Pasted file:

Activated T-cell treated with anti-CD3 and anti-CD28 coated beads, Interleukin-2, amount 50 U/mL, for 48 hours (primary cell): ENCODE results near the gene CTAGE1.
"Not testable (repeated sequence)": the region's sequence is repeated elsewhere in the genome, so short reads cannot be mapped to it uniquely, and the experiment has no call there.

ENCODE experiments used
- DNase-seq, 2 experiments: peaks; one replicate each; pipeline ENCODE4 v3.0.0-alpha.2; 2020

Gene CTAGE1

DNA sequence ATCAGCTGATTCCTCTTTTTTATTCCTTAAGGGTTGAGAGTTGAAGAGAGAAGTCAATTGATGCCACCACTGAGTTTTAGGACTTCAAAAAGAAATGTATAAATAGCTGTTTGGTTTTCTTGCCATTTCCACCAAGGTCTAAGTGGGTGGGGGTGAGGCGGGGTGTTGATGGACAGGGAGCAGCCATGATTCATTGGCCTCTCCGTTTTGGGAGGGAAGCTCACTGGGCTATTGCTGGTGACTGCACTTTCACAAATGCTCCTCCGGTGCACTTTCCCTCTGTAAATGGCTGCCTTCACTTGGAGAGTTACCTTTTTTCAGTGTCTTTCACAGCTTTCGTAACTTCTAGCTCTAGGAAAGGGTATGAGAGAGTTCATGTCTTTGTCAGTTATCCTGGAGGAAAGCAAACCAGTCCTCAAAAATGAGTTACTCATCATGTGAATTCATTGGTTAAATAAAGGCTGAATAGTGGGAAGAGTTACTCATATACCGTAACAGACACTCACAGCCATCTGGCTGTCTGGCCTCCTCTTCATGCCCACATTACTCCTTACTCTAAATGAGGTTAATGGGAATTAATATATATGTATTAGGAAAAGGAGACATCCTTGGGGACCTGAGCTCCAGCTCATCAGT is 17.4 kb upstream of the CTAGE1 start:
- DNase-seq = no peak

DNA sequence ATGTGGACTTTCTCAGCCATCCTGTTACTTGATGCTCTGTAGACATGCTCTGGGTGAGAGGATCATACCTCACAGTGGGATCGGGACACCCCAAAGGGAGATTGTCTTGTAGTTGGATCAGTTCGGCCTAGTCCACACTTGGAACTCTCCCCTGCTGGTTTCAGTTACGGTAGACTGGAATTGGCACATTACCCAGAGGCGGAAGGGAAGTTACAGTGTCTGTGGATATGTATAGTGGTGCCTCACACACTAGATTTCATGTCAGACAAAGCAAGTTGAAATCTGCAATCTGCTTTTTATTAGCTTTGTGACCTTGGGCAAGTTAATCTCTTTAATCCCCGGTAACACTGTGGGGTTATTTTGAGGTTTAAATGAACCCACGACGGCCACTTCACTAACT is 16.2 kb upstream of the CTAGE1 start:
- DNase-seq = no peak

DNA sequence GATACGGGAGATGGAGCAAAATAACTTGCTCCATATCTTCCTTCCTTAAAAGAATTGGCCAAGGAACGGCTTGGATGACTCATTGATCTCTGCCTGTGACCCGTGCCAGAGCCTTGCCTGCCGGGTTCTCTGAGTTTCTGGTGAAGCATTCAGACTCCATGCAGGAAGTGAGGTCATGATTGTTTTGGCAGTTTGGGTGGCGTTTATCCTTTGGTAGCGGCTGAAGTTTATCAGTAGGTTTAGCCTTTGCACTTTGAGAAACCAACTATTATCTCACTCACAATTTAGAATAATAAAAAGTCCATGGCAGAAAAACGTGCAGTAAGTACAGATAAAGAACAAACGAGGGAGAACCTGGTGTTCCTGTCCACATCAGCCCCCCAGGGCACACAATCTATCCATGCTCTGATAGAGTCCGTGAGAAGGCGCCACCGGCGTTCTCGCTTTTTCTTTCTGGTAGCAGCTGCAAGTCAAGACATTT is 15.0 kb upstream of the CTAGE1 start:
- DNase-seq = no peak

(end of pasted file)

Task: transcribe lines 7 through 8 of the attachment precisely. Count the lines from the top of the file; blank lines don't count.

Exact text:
- DNase-seq = no peak

DNA sequence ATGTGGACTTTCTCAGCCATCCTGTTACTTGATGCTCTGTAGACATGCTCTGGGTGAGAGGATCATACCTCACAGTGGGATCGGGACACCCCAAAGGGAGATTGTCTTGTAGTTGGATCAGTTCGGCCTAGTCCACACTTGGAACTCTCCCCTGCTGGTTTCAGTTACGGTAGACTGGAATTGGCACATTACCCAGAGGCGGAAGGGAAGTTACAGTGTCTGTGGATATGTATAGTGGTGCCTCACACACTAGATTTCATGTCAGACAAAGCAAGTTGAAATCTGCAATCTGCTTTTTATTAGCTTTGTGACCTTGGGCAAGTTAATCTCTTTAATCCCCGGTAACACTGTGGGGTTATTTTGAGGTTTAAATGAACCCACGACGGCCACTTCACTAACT is 16.2 kb upstream of the CTAGE1 start: